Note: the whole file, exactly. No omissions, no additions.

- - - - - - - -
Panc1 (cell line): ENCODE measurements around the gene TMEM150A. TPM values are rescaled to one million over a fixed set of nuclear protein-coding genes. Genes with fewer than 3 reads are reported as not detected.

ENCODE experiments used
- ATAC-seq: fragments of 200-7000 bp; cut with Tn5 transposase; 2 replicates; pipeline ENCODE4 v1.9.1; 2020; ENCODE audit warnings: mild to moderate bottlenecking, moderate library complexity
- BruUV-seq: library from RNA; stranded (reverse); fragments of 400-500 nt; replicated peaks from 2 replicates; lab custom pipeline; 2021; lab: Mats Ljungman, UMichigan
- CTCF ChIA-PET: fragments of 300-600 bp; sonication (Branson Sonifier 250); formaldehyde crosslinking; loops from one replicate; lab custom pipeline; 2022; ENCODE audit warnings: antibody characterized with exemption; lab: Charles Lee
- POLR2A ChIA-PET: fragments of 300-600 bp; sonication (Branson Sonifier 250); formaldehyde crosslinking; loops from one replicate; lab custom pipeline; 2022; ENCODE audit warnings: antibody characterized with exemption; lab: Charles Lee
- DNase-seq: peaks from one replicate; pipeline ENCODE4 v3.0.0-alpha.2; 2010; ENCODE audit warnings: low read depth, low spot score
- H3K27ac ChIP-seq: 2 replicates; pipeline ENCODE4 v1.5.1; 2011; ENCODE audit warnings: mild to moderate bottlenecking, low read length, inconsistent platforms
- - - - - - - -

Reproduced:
Panc1 (cell line): ENCODE measurements around the gene TMEM150A. TPM values are rescaled to one million over a fixed set of nuclear protein-coding genes. Genes with fewer than 3 reads are reported as not detected.

ENCODE experiments used
- ATAC-seq: fragments of 200-7000 bp; cut with Tn5 transposase; 2 replicates; pipeline ENCODE4 v1.9.1; 2020; ENCODE audit warnings: mild to moderate bottlenecking, moderate library complexity
- BruUV-seq: library from RNA; stranded (reverse); fragments of 400-500 nt; replicated peaks from 2 replicates; lab custom pipeline; 2021; lab: Mats Ljungman, UMichigan
- CTCF ChIA-PET: fragments of 300-600 bp; sonication (Branson Sonifier 250); formaldehyde crosslinking; loops from one replicate; lab custom pipeline; 2022; ENCODE audit warnings: antibody characterized with exemption; lab: Charles Lee
- POLR2A ChIA-PET: fragments of 300-600 bp; sonication (Branson Sonifier 250); formaldehyde crosslinking; loops from one replicate; lab custom pipeline; 2022; ENCODE audit warnings: antibody characterized with exemption; lab: Charles Lee
- DNase-seq: peaks from one replicate; pipeline ENCODE4 v3.0.0-alpha.2; 2010; ENCODE audit warnings: low read depth, low spot score
- H3K27ac ChIP-seq: 2 replicates; pipeline ENCODE4 v1.5.1; 2011; ENCODE audit warnings: mild to moderate bottlenecking, low read length, inconsistent platforms